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When private health insurance is worth the cost

Millions of Aussies are suffering as a result of not having private health insurance.

A composite image if Australian money and the exterior of private health insurer Bupa.
Aussies without private health insurance are suffering long wait times. (Source: Getty)

Millions of Aussies are suffering on long waitlists for elective surgery because they don’t have private health insurance.

A Finder survey of 1,059 respondents revealed one in five Aussies – equivalent to more than 4 million people – had to wait for an operation because they didn’t have private health insurance.

Of those who weren’t able to have their surgery straight away, 81 per cent – equivalent to more than 3 million people – waited longer than three months, while 65 per cent waited more than six months for their surgery.

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Elective surgery is considered medically necessary, and may be required urgently, but is not conducted as a result of an emergency presentation.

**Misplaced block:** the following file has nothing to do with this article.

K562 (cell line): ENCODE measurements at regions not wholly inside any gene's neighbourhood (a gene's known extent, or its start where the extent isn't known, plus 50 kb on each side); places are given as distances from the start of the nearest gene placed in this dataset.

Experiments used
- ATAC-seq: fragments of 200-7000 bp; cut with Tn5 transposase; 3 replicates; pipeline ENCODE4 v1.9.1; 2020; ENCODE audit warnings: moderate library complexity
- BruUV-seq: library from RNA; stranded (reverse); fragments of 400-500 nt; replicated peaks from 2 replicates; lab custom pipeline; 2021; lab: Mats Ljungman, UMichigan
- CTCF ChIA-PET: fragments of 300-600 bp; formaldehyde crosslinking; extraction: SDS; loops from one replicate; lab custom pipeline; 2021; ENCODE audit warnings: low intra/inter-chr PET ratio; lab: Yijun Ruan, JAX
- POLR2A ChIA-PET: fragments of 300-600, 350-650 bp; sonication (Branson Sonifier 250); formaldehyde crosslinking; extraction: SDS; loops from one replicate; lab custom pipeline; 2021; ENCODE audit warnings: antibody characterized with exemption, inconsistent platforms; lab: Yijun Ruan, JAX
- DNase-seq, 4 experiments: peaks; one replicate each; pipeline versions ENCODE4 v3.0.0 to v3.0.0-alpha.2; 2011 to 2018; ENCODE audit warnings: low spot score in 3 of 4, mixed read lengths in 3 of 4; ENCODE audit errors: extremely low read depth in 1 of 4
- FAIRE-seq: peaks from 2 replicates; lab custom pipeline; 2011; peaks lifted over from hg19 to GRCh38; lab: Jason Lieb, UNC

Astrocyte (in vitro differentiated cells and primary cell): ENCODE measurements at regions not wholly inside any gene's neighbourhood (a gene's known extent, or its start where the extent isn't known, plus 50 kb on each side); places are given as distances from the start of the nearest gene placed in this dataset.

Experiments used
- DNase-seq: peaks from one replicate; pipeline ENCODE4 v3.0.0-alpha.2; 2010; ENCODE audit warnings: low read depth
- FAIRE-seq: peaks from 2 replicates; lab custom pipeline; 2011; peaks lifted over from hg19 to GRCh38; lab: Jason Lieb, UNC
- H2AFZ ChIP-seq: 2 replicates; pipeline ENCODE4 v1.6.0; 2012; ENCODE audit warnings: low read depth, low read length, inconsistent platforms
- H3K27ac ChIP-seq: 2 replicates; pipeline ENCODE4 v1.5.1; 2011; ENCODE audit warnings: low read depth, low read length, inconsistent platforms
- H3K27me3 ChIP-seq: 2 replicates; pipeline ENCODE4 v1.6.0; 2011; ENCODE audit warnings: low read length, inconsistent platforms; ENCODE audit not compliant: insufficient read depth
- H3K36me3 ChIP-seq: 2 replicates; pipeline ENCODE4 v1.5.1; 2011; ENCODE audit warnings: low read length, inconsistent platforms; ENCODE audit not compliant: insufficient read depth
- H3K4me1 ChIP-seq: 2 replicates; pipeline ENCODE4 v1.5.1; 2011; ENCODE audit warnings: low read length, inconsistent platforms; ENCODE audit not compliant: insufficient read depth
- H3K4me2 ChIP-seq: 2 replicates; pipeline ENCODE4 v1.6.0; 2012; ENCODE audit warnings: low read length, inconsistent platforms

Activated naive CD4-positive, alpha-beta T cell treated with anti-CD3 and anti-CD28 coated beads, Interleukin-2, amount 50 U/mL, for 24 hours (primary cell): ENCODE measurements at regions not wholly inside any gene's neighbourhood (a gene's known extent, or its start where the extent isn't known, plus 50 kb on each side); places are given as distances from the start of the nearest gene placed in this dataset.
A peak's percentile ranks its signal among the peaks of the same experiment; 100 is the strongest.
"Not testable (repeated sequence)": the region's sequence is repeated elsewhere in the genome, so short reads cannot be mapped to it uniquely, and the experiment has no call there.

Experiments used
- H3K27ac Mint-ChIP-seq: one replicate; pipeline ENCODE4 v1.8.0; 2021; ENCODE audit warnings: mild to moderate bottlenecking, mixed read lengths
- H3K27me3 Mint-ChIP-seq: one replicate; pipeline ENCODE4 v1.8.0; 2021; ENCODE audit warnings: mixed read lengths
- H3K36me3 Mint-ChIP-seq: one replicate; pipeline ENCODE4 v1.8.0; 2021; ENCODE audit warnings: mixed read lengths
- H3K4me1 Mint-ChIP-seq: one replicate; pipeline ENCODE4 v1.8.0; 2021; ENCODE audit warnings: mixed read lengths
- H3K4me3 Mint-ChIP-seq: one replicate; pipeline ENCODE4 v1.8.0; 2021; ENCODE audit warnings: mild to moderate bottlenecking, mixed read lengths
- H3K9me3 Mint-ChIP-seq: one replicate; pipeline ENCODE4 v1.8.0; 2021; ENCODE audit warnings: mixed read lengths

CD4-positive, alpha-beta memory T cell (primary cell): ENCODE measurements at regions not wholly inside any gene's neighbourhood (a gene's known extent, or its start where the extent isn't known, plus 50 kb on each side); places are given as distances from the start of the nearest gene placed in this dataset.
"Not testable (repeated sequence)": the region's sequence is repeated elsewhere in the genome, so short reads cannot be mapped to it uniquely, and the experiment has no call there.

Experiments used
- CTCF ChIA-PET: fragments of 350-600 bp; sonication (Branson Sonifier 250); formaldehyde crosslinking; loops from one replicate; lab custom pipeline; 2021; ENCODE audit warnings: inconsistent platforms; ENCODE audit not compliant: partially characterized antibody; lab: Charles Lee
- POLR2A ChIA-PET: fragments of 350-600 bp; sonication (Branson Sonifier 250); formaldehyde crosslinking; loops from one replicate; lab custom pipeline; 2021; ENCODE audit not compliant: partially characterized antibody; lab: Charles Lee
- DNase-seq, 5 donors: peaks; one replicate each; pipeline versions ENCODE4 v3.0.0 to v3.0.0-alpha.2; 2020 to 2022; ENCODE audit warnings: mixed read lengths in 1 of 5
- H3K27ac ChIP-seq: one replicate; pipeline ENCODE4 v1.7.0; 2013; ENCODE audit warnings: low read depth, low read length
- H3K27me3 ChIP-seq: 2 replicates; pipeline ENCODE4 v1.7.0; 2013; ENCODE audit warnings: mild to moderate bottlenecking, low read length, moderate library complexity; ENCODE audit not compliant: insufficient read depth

Finder health insurance expert Tim Bennett said long waits for surgery could add a lot of additional stress for patients.

“Many are left waiting longer than expected for treatment and some then face the additional burden of prolonged reliance on medication to cope with the delay,” Bennett said.

“The consequences of being uninsured need to be weighed up as the stakes are high.”

Is the cost of private health insurance worth it?

The cost of private health insurance varies but Finder analysis found a bronze hospital-only policy would cost $100 a month, on average, for a 30-year-old Sydneysider earning less than $90,000 a year.

“Private cover also allows you to pick your hospital or doctor and can help you save on tax if you make more than $90,000,” Bennett said.

Bennett urged those waiting for surgery to monitor their condition regularly with their general practitioner.

“For certain ailments – serving the waiting period of private health cover is quicker than staying in the public queue.

“The added expense of a monthly premium is worth it for some, especially if it means halting further damage to the body for things like knee and hip replacements.

In 2021–22, 623,000 patients were admitted for surgery from public hospital elective surgery waiting lists – a 17 per cent decrease compared with 2020–21, according to the Australian Institute of Health and Wellness (AIHW).

General surgery was the most common surgical speciality (21 per cent), followed by urological surgery (16 per cent).

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